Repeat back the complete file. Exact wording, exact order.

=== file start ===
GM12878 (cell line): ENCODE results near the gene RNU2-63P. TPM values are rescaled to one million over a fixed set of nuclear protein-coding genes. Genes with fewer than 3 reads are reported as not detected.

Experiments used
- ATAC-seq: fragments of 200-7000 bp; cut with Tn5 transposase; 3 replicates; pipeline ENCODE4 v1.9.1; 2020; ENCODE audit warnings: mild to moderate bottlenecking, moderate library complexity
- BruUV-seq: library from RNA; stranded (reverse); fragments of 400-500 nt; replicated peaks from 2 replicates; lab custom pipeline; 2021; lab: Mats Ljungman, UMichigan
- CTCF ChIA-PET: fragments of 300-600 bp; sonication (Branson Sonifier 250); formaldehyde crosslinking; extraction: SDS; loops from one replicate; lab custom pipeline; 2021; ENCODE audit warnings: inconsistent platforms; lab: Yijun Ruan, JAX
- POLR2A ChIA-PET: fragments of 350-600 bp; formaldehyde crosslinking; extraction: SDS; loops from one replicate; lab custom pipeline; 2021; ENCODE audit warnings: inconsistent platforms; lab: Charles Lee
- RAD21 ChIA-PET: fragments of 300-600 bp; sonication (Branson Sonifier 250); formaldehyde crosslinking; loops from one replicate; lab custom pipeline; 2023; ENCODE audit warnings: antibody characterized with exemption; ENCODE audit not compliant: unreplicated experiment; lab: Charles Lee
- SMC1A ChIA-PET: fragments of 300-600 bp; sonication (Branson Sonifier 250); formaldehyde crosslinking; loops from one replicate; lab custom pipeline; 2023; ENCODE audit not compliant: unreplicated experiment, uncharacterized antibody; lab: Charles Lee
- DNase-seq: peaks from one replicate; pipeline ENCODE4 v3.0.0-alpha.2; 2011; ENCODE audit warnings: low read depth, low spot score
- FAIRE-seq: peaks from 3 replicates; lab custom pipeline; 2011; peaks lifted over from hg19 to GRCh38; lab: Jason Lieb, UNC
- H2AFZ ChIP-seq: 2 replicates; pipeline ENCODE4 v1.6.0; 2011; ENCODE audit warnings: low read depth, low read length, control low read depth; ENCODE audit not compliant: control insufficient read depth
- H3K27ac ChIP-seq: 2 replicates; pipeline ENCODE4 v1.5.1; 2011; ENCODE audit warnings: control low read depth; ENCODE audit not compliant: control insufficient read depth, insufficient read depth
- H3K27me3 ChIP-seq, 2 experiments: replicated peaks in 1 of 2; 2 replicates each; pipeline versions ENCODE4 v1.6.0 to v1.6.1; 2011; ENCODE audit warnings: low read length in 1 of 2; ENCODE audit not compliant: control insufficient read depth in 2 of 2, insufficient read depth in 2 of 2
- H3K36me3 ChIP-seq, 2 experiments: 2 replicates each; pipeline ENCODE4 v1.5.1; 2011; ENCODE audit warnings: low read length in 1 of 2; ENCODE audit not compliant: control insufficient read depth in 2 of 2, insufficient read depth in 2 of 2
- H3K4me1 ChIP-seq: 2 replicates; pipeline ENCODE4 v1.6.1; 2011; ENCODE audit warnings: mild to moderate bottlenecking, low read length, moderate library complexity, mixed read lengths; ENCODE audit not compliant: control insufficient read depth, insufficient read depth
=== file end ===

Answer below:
GM12878 (cell line): ENCODE results near the gene RNU2-63P. TPM values are rescaled to one million over a fixed set of nuclear protein-coding genes. Genes with fewer than 3 reads are reported as not detected.

Experiments used
- ATAC-seq: fragments of 200-7000 bp; cut with Tn5 transposase; 3 replicates; pipeline ENCODE4 v1.9.1; 2020; ENCODE audit warnings: mild to moderate bottlenecking, moderate library complexity
- BruUV-seq: library from RNA; stranded (reverse); fragments of 400-500 nt; replicated peaks from 2 replicates; lab custom pipeline; 2021; lab: Mats Ljungman, UMichigan
- CTCF ChIA-PET: fragments of 300-600 bp; sonication (Branson Sonifier 250); formaldehyde crosslinking; extraction: SDS; loops from one replicate; lab custom pipeline; 2021; ENCODE audit warnings: inconsistent platforms; lab: Yijun Ruan, JAX
- POLR2A ChIA-PET: fragments of 350-600 bp; formaldehyde crosslinking; extraction: SDS; loops from one replicate; lab custom pipeline; 2021; ENCODE audit warnings: inconsistent platforms; lab: Charles Lee
- RAD21 ChIA-PET: fragments of 300-600 bp; sonication (Branson Sonifier 250); formaldehyde crosslinking; loops from one replicate; lab custom pipeline; 2023; ENCODE audit warnings: antibody characterized with exemption; ENCODE audit not compliant: unreplicated experiment; lab: Charles Lee
- SMC1A ChIA-PET: fragments of 300-600 bp; sonication (Branson Sonifier 250); formaldehyde crosslinking; loops from one replicate; lab custom pipeline; 2023; ENCODE audit not compliant: unreplicated experiment, uncharacterized antibody; lab: Charles Lee
- DNase-seq: peaks from one replicate; pipeline ENCODE4 v3.0.0-alpha.2; 2011; ENCODE audit warnings: low read depth, low spot score
- FAIRE-seq: peaks from 3 replicates; lab custom pipeline; 2011; peaks lifted over from hg19 to GRCh38; lab: Jason Lieb, UNC
- H2AFZ ChIP-seq: 2 replicates; pipeline ENCODE4 v1.6.0; 2011; ENCODE audit warnings: low read depth, low read length, control low read depth; ENCODE audit not compliant: control insufficient read depth
- H3K27ac ChIP-seq: 2 replicates; pipeline ENCODE4 v1.5.1; 2011; ENCODE audit warnings: control low read depth; ENCODE audit not compliant: control insufficient read depth, insufficient read depth
- H3K27me3 ChIP-seq, 2 experiments: replicated peaks in 1 of 2; 2 replicates each; pipeline versions ENCODE4 v1.6.0 to v1.6.1; 2011; ENCODE audit warnings: low read length in 1 of 2; ENCODE audit not compliant: control insufficient read depth in 2 of 2, insufficient read depth in 2 of 2
- H3K36me3 ChIP-seq, 2 experiments: 2 replicates each; pipeline ENCODE4 v1.5.1; 2011; ENCODE audit warnings: low read length in 1 of 2; ENCODE audit not compliant: control insufficient read depth in 2 of 2, insufficient read depth in 2 of 2
- H3K4me1 ChIP-seq: 2 replicates; pipeline ENCODE4 v1.6.1; 2011; ENCODE audit warnings: mild to moderate bottlenecking, low read length, moderate library complexity, mixed read lengths; ENCODE audit not compliant: control insufficient read depth, insufficient read depth